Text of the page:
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A brief history of Microsoft Office

Microsoft’s office productivity suite was launched 25 years ago this month, arthritis and went on to reshape business and the software industry.

This month, Microsoft is celebrating the 2 anniversary of the debut of its immensely popular office productivity suite, Microsoft Office. The core programs that made up the first version of Office (Word, Excel and PowerPoint) existed as separate applications as far back as the early 1980s. It wasn’t until 1989, however, that Microsoft bundled these programs together into the product called Microsoft Office 1.0 (for Macintosh, that is; the first Windows version would follow a year later).

 

When MS Office for Windows was released in 1990, its chief competitors were both industry giants: WordPerfect (for word processing), and Lotus 1-2-3 (for spreadsheets). Both of these products already had dominant market positions when Microsoft Office was launched.

 

Microsoft Office quickly gained on the competition, however — businesses liked the idea of having their primary workstation apps come from a single software company, which hinted at greater integration between critical applications. More to the point, many of these businesses were using PCs powered by Microsoft Windows (running over MS-DOS), giving Microsoft Office even more perceived integration sparkle.

 

It also helped that Office was friendlier to the growing number of mouse-centric PC users of the early 1990s. The clickability factor made it more appealing than other programs, such as WordPerfect, which were often heavily keyboard-driven.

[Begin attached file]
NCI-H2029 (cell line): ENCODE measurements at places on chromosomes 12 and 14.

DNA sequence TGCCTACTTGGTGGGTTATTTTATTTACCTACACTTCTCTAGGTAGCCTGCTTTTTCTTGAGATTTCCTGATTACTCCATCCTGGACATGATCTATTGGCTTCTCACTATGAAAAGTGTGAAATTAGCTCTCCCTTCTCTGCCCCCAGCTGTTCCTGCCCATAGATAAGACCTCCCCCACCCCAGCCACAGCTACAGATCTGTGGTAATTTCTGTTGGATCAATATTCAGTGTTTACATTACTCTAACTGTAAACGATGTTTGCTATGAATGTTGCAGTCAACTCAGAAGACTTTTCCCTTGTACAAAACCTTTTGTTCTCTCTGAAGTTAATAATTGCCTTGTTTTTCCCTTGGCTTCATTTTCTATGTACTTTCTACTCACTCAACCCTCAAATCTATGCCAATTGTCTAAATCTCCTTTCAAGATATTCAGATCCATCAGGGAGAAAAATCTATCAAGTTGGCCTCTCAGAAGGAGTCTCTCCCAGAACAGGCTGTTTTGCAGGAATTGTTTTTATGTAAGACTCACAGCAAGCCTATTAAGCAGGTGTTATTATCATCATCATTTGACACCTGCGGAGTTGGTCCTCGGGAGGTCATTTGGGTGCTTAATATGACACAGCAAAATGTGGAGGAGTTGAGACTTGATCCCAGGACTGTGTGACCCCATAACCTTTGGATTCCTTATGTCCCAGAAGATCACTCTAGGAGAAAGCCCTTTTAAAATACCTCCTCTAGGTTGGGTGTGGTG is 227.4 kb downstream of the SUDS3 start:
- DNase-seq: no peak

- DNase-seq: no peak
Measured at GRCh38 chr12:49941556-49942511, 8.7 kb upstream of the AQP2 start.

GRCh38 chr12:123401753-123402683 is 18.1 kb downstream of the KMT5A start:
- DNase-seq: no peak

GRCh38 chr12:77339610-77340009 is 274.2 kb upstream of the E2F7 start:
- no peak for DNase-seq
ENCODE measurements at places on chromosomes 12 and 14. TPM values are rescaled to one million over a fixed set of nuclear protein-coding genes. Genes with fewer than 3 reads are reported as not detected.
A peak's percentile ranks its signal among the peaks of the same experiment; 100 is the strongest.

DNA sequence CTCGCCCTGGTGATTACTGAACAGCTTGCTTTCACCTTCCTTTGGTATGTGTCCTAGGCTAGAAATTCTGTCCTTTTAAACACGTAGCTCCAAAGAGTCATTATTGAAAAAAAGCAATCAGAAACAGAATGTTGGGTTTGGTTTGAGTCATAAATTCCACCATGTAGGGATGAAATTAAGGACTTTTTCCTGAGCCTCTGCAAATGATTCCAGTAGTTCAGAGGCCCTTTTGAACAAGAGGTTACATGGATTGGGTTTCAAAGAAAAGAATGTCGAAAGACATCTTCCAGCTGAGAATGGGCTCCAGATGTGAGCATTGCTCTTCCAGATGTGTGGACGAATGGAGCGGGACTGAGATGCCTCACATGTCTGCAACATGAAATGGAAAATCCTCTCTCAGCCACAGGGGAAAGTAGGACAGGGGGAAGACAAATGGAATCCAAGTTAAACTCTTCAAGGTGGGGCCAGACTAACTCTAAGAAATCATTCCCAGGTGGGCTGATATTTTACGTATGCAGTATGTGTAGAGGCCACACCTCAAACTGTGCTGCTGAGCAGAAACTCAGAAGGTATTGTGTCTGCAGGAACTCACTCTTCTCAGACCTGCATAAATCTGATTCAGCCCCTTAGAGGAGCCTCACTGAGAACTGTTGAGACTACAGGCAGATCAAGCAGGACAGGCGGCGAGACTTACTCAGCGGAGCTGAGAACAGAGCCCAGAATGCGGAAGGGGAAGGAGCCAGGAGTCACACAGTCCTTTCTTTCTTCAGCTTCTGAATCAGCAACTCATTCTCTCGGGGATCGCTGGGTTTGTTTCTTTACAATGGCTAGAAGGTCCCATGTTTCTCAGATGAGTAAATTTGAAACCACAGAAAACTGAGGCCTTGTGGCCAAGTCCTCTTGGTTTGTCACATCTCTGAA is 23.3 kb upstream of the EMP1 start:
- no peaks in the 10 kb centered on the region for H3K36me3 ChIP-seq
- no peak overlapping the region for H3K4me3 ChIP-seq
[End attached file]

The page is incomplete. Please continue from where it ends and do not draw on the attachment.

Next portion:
Companies also liked the idea of dealing with a single software vendor, which provided simpler software licensing and support contracts. This convenient arrangement would generate billions of dollars in Office-related revenue for Microsoft over the next two decades, and would effectively bury Lotus 1-2-3, WordPerfect and all other comers.

 

Microsoft Office expanded from the original “Big Three” apps as new versions of the suite were released. A basic e-mail client, Microsoft Mail, was added not long after the debut of Office 1.0. Microsoft Access, a simple but powerful database management system, made its debut in 1993 as part of Office Professional 3.0.

 

Other Office apps were developed and added to the Office bundle over the years, or were made available as add-ons:

 

● Outlook, a beefed up personal information manager and e-mail client
● OneNote, a virtual notebook system
● Publisher, a mid-level desktop publishing app
● Project, a project management program
● Visio, a flowchart and diagram creation app

 

Today, Microsoft Office is reported to have more than a billion users worldwide. Office is available through retail, traditional volume licensing for businesses, and as Software as a Service (SaaS) in the form of Office 365. Microsoft is still actively developing versions of Office for the Mac. And, in March 2014, a version of Office for Apple’s iPad was launched.